Shattuck is sideshow to shortfalls in electricity


Of course Mayo Shattuck would rather get paid for thinking about luxury boxes and cheerleaders and TV revenues than electricity futures.

Of course he wants to be National Football League commissioner. Of course Baltimore frets about what that might mean for BGE parent Constellation Energy, which Shattuck runs.

But it's the wrong thing to worry about. Partly because he probably won't get the job. Partly because it would make little difference to Constellation's future, even if he did. But mainly because there are bigger factors in Baltimore's energy future than whether Shattuck gets to hand out the Lombardi trophy.

Maryland should assume Shattuck would leave Constellation - if not for the NFL then somewhere else. It should assume Constellation would merge with some other company - if not FPL Group of Florida, as planned, then someone else. Then it should get down to the business of ensuring that the state will have enough affordable kilowatts to power its future economy, no matter who's delivering them.

Shattuck's role at Constellation is that of a turnaround guy, a fireman. An investment banker who was an outside board member, he signed on as CEO in late 2001 when the company's plan to reinvent itself as a pure-generation outfit was cratering and the stock had sunk from $50 to $22 in six months.

When crises are over, crisis managers go do something else. Constellation's stock is back up to $58. Shattuck has engineered a "strategic combination" with another energy company, which was probably always part of the plan.

What's next? If a stretch pumpkin with a football logo can take Shattuck's Ravens-cheerleader wife, Molly, to the NFL ball, maybe there's room for him, too.

He is said to be a long shot. There are five finalists, one of whom is front-runner and league insider Roger Goodell. Another is Robert Reynolds, the No. 2 guy at mutual fund powerhouse Fidelity Investments, who steals some of Shattuck's financier thunder in the contest.

But if it's not the NFL, it'll be something else. Shattuck has given up tens of millions in pay to improve the FPL merger's chances of getting approved, so he has less incentive to stick around. (So much for the "dual headquarters" in Florida and Baltimore that FPL and Constellation have promised for their combined operation. It was always a mirage, but Shattuck's exit would put the Florida folks even more firmly in control.)

And if it's not FPL that Constellation merges with, it'll be another company. There are substantial reasons to doubt whether the FPL deal will happen, although Wall Street seems to be betting on it. The deal probably would face a reconstituted Public Service Commission, possibly a new governor and a legislature that may or may not retain its activist stance on electricity markets once elections are over.

But consolidation in the energy business will continue. Deregulation was a mistake, but it can't be undone without violating property rights or costing taxpayers and ratepayers even more than they're spending now.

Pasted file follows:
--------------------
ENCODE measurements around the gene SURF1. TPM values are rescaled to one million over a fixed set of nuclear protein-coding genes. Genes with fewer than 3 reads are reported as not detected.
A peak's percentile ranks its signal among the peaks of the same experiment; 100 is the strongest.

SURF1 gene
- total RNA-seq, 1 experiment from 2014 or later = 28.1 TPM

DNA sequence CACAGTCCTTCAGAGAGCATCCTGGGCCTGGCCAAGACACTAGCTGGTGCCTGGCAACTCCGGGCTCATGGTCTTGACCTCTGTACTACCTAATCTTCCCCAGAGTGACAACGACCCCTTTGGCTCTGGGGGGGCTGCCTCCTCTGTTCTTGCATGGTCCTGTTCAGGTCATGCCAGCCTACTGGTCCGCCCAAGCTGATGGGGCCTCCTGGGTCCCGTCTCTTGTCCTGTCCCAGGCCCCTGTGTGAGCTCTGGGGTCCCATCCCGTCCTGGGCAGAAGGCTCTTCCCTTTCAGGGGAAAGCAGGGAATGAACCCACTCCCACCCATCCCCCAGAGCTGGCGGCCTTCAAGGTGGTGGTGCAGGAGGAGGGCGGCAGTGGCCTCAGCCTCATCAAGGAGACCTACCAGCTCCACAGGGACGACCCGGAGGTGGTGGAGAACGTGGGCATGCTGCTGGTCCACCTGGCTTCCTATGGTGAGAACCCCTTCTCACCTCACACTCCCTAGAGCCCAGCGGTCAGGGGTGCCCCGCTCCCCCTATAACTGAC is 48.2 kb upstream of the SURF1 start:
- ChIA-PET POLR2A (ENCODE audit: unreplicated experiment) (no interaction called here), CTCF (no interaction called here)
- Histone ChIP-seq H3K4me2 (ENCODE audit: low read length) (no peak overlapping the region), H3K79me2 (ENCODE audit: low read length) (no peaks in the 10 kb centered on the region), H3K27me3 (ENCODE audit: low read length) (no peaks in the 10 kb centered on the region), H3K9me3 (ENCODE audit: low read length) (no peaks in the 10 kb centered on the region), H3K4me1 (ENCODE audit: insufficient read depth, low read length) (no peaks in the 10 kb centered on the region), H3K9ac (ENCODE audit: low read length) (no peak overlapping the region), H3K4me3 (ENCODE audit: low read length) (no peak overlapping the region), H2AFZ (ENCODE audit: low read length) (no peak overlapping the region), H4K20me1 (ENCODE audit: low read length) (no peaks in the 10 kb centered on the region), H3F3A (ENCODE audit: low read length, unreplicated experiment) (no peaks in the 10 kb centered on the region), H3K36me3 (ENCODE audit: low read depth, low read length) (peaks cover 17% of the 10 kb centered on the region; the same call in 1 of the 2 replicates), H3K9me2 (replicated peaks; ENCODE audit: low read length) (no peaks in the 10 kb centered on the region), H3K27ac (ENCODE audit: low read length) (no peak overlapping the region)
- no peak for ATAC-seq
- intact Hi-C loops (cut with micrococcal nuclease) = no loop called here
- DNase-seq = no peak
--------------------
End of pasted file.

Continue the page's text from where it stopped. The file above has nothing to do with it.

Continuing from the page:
Maryland's biggest energy need is investment in infrastructure - transmission lines and generation plants. Forever blocking outside operators from taking equity stakes in Maryland energy companies is probably not the way to make that happen.

Instead, policymakers ought to focus on making Maryland a national model for how to accept Wall Street's energy money while minimizing risk to ratepayers and taxpayers.

This means first reforming the process by which the Baltimore Gas and Electric Co. and other utilities buy wholesale electricity. They need to be able to spread out purchases over time rather than being required to buy in bulk on a fixed schedule, which caused BGE to lock in when prices were sky-high. The legislature has commissioned a study on this due in December.

Before the FPL-Constellation merger or any other combination is approved, Maryland needs to install better legal firewalls - called "ring-fences" - to prevent outside investors from draining regulated utilities. This is particularly critical because of a lapse of federal controls over interstate utility relations.

Policymakers need to look much more closely at smoothing the way for energy investment. One big reason for high Maryland kilowatt prices is a transmission bottleneck for getting cheap, coal-generated electricity piped from the Appalachians. The legislature should also carefully examine letting towns and counties buy electricity in bulk for residents the way they do for government agencies.

People worry that Maryland's growing economy may get crimped for a lack of housing and workers. Well, there's a kilowatt shortage, too. Solving it will require more than wondering where Shattuck gets his next paycheck.

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